A History of Royal Scot

From 1927 to 2017, Royal Scot very nearly has 90 years of stories to tell, with many more adventures yet to come. Explore her past with us...

Royal Scot Returns

Royal Scot steams on the mainline for the first time.
Royal Scot steams on the mainline for the first time.
Shot by ‎Patrick Cheshire

First mainline run in over 50 years

Royal Scot ready for the off at Crewe with her first main line train in over 50 years!

Photo by Alex Penfold

Ready for the big day!

Royal Scot simmers at Crewe the night before her first main line train in over 50 years!

Photo by Alex Penfold
Royal Scot returns to the main line.
Shot by Mike Taylor

In fine form!

Royal Scot speeds past Eldroth on her first loaded main line train in over 50 years!

Photo by Andrew Fowler

Steaming for action

Royal Scot being readied for her first main line test runs at LNWR Heritage in Crewe.

Photo by Gary Ball

Return to the main line

Royal Scot made her main line return (diesel hauled) on November 25th.

Photo by Steve Llewellyn

High speed testing on the Severn Valley Railway

Royal Scot was tested at up to 50mph before venturing onto the main line.

Photo by Bob Green
Severn Valley Railway Gala.
Shot by Bob Green
Severn Valley Railway Gala.
Shot by Matthew Toms

Return to public service

Royal Scot hauled her first public train for over six years at the Severn Valley Railway Autumn Steam Gala.

Photo by Geoff Griffiths

Back in action on the Severn Valley Railway.

The LNWR Heritage team work with the SVR crews to put Royal Scot through her paces.

Photo by Graham Nuttall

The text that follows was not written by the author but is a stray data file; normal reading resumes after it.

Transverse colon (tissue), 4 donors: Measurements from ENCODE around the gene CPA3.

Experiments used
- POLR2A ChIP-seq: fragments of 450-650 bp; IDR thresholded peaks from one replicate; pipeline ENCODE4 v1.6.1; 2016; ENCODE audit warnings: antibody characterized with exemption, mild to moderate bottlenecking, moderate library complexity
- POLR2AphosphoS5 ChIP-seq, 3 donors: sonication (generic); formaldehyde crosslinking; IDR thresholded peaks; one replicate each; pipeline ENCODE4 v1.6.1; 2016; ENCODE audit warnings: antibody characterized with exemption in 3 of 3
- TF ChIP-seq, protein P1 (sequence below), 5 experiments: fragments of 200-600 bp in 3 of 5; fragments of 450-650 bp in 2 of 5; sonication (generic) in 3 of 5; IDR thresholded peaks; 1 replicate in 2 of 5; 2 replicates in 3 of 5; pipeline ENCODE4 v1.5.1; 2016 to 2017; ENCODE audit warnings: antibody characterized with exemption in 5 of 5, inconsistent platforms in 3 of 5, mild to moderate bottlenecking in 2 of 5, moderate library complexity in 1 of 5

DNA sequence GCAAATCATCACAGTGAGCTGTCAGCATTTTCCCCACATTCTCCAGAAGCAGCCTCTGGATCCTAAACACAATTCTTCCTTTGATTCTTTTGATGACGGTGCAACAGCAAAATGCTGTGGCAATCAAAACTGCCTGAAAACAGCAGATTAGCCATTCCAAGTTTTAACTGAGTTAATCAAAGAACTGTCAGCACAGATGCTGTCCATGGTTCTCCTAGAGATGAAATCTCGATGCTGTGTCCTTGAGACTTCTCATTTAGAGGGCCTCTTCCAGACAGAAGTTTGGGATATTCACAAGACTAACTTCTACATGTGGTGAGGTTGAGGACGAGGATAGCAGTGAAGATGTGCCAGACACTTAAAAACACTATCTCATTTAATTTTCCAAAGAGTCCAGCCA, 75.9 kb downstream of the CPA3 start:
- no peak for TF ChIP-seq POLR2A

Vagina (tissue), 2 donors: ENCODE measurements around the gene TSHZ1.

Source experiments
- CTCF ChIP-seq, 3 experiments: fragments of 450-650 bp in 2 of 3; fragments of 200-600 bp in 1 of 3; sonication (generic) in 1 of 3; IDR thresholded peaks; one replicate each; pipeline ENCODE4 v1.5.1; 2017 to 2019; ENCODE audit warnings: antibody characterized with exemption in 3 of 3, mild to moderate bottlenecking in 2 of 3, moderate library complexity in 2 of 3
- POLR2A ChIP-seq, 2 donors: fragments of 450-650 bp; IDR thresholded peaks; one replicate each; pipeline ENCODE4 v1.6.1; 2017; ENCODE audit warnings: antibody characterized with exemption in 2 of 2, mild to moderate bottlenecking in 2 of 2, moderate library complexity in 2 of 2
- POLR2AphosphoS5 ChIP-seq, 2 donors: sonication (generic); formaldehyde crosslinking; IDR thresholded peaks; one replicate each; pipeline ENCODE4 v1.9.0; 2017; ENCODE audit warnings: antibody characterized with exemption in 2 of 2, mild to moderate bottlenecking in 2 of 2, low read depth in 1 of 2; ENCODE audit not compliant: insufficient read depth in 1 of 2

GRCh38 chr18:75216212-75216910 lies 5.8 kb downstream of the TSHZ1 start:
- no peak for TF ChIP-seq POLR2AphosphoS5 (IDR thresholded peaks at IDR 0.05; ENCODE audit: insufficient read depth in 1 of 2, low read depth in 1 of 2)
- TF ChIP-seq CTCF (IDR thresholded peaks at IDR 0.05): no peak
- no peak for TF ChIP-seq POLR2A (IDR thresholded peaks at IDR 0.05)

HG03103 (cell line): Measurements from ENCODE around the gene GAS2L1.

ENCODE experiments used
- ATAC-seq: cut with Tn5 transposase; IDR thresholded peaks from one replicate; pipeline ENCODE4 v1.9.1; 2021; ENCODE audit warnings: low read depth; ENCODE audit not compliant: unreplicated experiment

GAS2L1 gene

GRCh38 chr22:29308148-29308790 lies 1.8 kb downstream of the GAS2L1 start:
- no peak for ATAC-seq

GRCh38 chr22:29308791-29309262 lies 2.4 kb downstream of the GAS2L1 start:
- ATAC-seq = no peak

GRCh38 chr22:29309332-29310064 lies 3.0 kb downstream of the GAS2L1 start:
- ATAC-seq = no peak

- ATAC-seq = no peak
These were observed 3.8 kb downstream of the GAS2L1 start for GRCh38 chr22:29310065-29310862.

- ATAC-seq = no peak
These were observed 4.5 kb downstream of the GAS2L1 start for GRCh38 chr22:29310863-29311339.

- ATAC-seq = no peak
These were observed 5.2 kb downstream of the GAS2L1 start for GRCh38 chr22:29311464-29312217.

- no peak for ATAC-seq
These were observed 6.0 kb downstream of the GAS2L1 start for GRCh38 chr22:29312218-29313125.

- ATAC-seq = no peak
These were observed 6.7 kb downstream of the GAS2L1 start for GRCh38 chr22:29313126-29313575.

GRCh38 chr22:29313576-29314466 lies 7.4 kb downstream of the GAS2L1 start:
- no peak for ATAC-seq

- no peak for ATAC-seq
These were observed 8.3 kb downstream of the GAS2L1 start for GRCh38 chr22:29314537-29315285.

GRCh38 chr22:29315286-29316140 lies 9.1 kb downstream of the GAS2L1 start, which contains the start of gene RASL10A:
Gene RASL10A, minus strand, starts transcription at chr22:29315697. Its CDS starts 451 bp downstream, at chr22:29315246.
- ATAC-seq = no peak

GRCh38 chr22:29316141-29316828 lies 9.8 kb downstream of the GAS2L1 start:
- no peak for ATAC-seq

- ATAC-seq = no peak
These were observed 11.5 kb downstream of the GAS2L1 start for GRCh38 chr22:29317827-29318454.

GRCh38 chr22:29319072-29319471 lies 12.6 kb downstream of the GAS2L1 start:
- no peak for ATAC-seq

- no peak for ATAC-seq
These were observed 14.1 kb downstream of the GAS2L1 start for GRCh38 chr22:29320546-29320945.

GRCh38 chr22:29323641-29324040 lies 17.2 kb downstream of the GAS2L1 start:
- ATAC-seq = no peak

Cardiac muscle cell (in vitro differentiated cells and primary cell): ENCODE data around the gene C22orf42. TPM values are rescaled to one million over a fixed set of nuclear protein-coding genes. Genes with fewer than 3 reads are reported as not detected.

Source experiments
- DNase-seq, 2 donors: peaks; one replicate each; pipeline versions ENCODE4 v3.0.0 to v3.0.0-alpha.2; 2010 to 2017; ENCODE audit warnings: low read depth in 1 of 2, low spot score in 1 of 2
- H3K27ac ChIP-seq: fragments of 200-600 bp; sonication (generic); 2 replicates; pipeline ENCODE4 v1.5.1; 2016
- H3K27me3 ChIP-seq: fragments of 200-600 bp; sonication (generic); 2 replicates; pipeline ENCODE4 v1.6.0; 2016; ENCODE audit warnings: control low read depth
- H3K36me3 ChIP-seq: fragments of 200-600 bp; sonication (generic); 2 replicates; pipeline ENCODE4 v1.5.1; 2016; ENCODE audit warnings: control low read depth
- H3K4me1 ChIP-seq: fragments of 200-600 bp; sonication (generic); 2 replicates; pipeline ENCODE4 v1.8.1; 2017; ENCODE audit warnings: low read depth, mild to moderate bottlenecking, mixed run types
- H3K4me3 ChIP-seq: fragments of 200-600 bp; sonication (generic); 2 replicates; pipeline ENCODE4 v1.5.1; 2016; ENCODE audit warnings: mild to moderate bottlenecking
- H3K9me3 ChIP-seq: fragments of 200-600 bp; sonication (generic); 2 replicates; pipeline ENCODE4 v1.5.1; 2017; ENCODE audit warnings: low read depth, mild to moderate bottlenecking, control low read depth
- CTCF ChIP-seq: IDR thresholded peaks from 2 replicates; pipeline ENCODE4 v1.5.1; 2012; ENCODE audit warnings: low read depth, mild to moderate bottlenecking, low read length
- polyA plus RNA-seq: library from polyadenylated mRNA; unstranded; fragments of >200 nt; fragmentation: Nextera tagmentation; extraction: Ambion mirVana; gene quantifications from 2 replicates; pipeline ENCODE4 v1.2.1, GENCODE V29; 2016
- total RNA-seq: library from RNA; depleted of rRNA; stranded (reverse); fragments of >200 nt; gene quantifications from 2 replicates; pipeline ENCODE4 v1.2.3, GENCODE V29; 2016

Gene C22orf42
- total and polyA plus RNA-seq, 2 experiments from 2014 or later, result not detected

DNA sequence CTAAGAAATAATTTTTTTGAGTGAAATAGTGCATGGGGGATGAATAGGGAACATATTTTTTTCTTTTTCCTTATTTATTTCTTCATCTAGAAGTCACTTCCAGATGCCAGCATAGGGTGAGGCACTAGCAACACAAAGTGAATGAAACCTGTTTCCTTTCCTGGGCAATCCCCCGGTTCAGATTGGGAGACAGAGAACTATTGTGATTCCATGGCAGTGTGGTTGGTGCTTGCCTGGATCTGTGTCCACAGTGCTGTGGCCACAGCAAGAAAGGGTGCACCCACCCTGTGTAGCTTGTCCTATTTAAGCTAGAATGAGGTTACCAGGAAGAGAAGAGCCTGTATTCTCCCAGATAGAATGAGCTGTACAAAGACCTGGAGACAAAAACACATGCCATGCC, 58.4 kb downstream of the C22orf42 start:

Royal Scot back in action on her first test run.

Photo by Graham Nuttall

Royal Scot arrives at Bridgnorth on the Severn Valley Railway.

Our first look at Royal Scot's British Railways insignia, affectionately known as 'The Cycling Lion'.

Royal Scot cools after a successful first steaming.

Inside Royal Scot's cab.

Pressure climbing before Royal Scot's first steam test.

Royal Scot wears her name and number plates for the first time.

A first look at the old and new gauges inside Royal Scot's cab.

Royal Scot comes together for the first time after 5 years.

With undercoat applied the last components are being attached to Royal Scot.

Royal Scot in Service

Retirement

Royal Scot was among the first of her class to be retired in October 1962. Only one other member of the class was preserved: Scot's Guardsman

Photo by Ben Brooksbank

Rebuilding

Starting in 1943 the LMS rebuilt the Royal Scot's with new frames, boilers and cylinders. Royal Scot's turn came in 1950, resulting in a much improved engine.

Photo by Ben Brooksbank

British Railways

In 1948 the 'Big Four' railway companies, including the L.M.S. were amalgamated into the new nationalised British Railways. As a result Royal Scot changed from No. 6100 to No. 46100.

Touring America

After the World's Fair No. 6100 toured the USA and Canada, climbing the Rocky Mountains, travelling from Montreal to Missouri and seen by over 3 million people.

The Chicago World's Fair

Chicago World's Fair

In 1933 Royal Scot attended the World's Fair in Chicago, showcasing the latest technical innovations of the age, with the motto 'Science Finds, Industry Applies, Man Conforms'.

Identity Change

In 1933 King's Dragoon Guardsman became Royal Scot, in anticipation of the LMS representing Britain at the World's Fair. When she returned the identities weren't swapped back.

The Royal Scot

In October 1927 the first Royal Scot's were delivered to the LMS, revolutionising services on the West Coast from London to Manchester, Carlisle and Glasgow.

Placing an order

Depsite testing a GWR engine the LMS had to borrow drawings for the Southern Railway's Lord Nelson Class. They ordered 50 Royal Scot class locos from North British.

Borrowing a Castle

In 1926 the LMS borrowed a Castle from the GWR to find out the best features of the class to help design their own engine.

Photo by Matt Veale
The LMS

The L.M.S.

Formed in 1923 the London Midland and Scottish Railway Company was the largest railway company in Britain and by 1938 was to operate almost 7,000 miles of track.

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